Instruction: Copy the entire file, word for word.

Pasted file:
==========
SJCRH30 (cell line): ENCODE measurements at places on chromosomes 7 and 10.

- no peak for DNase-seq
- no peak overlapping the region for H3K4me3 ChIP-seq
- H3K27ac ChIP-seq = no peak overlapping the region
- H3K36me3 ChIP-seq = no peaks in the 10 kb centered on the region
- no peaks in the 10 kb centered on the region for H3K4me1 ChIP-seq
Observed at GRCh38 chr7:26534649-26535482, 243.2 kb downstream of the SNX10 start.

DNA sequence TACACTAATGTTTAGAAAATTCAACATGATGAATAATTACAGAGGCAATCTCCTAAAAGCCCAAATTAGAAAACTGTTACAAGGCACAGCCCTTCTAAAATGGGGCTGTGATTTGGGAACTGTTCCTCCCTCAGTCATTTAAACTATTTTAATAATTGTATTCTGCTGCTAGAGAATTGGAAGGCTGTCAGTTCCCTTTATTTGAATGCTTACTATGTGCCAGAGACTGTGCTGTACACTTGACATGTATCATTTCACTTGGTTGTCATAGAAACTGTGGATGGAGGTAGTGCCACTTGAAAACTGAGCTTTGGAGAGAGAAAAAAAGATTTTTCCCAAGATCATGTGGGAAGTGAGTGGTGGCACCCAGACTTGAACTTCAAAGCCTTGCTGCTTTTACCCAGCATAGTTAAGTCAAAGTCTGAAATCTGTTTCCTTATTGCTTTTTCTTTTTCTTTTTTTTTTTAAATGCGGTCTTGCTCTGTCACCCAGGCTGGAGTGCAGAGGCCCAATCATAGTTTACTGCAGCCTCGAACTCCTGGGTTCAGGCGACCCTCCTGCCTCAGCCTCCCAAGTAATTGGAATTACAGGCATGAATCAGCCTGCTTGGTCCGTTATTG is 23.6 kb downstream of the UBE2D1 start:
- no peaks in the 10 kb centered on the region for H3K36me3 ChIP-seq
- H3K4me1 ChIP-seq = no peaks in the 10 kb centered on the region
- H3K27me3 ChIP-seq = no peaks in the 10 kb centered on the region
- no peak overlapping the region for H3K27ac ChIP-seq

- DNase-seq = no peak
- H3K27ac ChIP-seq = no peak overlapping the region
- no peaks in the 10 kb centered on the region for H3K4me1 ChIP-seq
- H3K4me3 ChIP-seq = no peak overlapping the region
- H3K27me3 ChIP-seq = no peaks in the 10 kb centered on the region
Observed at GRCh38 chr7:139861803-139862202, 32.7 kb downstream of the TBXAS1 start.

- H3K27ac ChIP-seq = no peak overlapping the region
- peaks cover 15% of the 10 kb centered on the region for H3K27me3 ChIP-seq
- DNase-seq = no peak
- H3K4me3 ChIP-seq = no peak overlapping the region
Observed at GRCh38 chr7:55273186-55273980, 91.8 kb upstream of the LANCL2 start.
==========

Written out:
SJCRH30 (cell line): ENCODE measurements at places on chromosomes 7 and 10.

- no peak for DNase-seq
- no peak overlapping the region for H3K4me3 ChIP-seq
- H3K27ac ChIP-seq = no peak overlapping the region
- H3K36me3 ChIP-seq = no peaks in the 10 kb centered on the region
- no peaks in the 10 kb centered on the region for H3K4me1 ChIP-seq
Observed at GRCh38 chr7:26534649-26535482, 243.2 kb downstream of the SNX10 start.

DNA sequence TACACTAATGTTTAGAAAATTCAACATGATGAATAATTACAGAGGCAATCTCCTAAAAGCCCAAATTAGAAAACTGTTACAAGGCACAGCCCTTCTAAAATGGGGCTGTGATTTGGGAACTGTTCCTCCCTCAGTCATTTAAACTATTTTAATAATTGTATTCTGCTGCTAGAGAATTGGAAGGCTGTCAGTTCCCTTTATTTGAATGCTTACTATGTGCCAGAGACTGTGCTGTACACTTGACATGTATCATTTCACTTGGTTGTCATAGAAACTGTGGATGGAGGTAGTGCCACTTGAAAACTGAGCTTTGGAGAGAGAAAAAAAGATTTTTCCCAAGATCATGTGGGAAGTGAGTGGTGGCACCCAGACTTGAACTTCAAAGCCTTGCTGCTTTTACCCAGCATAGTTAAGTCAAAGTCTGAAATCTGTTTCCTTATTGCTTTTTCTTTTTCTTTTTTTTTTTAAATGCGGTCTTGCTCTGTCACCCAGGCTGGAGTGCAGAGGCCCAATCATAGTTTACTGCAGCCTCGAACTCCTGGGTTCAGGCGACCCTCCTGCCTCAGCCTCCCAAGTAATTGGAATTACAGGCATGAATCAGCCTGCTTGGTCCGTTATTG is 23.6 kb downstream of the UBE2D1 start:
- no peaks in the 10 kb centered on the region for H3K36me3 ChIP-seq
- H3K4me1 ChIP-seq = no peaks in the 10 kb centered on the region
- H3K27me3 ChIP-seq = no peaks in the 10 kb centered on the region
- no peak overlapping the region for H3K27ac ChIP-seq

- DNase-seq = no peak
- H3K27ac ChIP-seq = no peak overlapping the region
- no peaks in the 10 kb centered on the region for H3K4me1 ChIP-seq
- H3K4me3 ChIP-seq = no peak overlapping the region
- H3K27me3 ChIP-seq = no peaks in the 10 kb centered on the region
Observed at GRCh38 chr7:139861803-139862202, 32.7 kb downstream of the TBXAS1 start.

- H3K27ac ChIP-seq = no peak overlapping the region
- peaks cover 15% of the 10 kb centered on the region for H3K27me3 ChIP-seq
- DNase-seq = no peak
- H3K4me3 ChIP-seq = no peak overlapping the region
Observed at GRCh38 chr7:55273186-55273980, 91.8 kb upstream of the LANCL2 start.